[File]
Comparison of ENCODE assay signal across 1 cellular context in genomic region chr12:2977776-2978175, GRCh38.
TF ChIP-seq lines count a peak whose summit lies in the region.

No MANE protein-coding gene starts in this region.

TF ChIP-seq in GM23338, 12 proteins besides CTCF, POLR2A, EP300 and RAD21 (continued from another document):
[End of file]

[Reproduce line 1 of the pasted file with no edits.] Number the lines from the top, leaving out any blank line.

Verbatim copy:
Comparison of ENCODE assay signal across 1 cellular context in genomic region chr12:2977776-2978175, GRCh38.